The cable modem business may be down, but it's certainly not out.

With second-quarter earnings season pulling into view, sell-side cable television analysts are projecting sequential declines in high-speed Internet subscriber growth. Wall Streeters caution against reading too much into the quarter's soft results, though some observers suspect investors will end up doing just that.

The focus on second-quarter cable modem business reflects one of the key elements of the current cable TV investment thesis: After spending billions of dollars to upgrade their cable systems, operators must now reap increasing profits from advanced digital services, including high-speed Internet connections, expanded channel lineups and video-on-demand.

With so-called broadband connections the fastest-growing service nowadays, investors are reading every available tea leaf for signs of cable modems' popularity and cable operators' pricing power. That lookout for cable modems' strength or weakness has gotten especially pointed as regional Bell operating companies, notably


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, have sought to increase their broadband Internet market share in part through recent price cuts in high-speed DSL service.

For their part, analysts blame the expected declines among major operators such as


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on the seasonal nature of the cable TV business, and not on high-speed Internet access competition from telcos. And despite the hiccup in these companies' Net business progress, they see little cause for alarm among the cable-industry shareholders who have seen their shares rally sharply from a year ago.

Breaking In

The specter of growing telecom competition, the expected net sequential subscriber declines and the particulars of the second-quarter reporting schedule will likely make the high-speed data numbers inconclusive yet market-moving, says one analyst.

"While Q2 seasonality is normal in the cable business," wrote Bear Stearns analyst Ray Katz in a report last month, "we believe it may be seized upon as evidence that DSL pricing is having some impact on cable data, an assumption that we believe is too aggressive this early in the game."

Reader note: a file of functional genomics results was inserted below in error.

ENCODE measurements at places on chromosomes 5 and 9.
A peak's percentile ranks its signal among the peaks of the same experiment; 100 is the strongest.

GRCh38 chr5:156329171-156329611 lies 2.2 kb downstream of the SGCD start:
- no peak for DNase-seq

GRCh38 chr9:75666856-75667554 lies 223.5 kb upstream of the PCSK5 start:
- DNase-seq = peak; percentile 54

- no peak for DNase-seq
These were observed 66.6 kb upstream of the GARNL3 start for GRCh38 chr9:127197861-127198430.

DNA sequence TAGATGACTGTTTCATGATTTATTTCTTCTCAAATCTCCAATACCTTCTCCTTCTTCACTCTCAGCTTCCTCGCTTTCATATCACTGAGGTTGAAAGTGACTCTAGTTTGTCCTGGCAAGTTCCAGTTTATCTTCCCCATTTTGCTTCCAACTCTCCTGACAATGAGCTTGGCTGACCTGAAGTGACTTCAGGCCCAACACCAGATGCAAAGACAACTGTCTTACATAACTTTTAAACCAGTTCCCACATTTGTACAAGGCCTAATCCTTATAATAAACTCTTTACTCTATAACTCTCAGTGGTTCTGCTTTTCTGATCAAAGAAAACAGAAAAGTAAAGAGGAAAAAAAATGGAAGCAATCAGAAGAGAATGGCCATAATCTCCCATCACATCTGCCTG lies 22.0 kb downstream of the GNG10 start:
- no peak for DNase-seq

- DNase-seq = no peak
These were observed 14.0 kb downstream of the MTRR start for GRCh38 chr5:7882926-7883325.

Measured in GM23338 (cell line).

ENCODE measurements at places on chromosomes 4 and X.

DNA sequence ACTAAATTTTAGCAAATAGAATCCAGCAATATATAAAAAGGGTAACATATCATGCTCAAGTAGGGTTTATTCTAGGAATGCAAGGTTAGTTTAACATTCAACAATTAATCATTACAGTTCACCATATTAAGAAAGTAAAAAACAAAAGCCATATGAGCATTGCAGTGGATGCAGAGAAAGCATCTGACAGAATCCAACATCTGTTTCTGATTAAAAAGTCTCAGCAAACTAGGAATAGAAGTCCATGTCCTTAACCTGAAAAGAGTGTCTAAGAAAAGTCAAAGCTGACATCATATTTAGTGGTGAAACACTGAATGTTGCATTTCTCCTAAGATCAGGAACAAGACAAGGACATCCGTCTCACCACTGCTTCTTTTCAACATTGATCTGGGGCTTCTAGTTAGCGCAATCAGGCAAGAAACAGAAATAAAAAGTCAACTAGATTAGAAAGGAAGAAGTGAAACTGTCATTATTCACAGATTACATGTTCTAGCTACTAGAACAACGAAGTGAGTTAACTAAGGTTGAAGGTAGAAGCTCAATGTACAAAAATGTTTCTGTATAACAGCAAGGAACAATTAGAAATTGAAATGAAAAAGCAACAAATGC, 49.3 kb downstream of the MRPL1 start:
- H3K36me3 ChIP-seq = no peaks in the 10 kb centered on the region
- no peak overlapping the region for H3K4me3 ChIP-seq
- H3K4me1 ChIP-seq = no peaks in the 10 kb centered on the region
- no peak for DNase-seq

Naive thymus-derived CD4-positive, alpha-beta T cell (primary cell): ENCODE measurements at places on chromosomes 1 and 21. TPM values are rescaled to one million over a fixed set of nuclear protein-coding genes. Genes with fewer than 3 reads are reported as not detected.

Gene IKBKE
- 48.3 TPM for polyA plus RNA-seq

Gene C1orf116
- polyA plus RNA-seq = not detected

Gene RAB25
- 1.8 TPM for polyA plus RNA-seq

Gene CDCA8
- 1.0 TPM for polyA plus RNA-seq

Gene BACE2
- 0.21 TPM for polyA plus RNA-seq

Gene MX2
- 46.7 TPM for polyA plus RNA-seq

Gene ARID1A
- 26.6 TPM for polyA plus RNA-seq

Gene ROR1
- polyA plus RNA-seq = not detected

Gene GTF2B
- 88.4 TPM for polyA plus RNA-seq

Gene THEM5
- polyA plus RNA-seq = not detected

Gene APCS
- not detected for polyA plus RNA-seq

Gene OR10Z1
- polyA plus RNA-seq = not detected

Shares of cable operators have climbed steadily from last year, when the bankruptcy of

Adelphia Communications

and investor skepticism sent industry stock into the doldrums. Comcast, which hit a 52-week low of $17.05 last fall, closed at $31.04 on Thursday, up 47 cents.



, which bottomed out at $4.67 last August, closed at $22, down 30 cents.

As an example of the declines in sequential broadband additions, Katz expects Comcast, the nation's biggest cable operator, to report 362,000 net additional high-speed data customers, down 13.2% from the 417,000 additions Comcast reported in the first quarter. By comparison, in 2002, Comcast reported 22.7% more additions in the second quarter than it did in the first quarter, though second-quarter additions, at 281,000, were well below this year's expected results.

Katz attributes last year's strong performance at Comcast to heavy marketing in the wake of the company's break with prior high-speed data provider


, and to an increase in the number of homes to which Comcast could market data service. (Katz has a peer perform rating on Comcast and a year-end price target of $35; his firm hasn't done recent underwriting for Comcast.)

Weak in the Knees

Though Katz doesn't see the second quarter's expected performance at Comcast and elsewhere as a sign of weakness, he suspects that others will. The analyst says he's seen no indication that cable modem net additions have been affected by the telcos' aggressive promotion, starting in March, of DSL price cuts. The regional Bell operating companies will start reporting their second-quarter results July 23 -- a week before the cable operators he covers, says Katz.

"We believe cable stocks could be temporarily weak in the face of positive DSL additions and management spin," he writes. While he remains confident in cable, Katz says it's too early to tell whether DSL growth will eat into cable's market share or instead expand the size of the broadband business.

In a July 2 preview, Merrill Lynch analyst Jessica Reif Cohen made a similar point about the effect of the RBOCs' reporting before cable operators: "We believe the RBOCs' 2Q earnings ... will affect near-term cable share performance as investors focus on assessing the DSL pricing impact," says Cohen. "In our view," she adds later in the report, "the overall broadband market is still in a high-growth stage and is not yet remotely close to a zero-sum share battle."

Along the same lines, Kaufman Bros. analyst Mark May wrote last week, "Despite aggressive price discounting and DSL footprint expansion, we believe the

local telcos will only marginally move the broadband market share needle during Q203."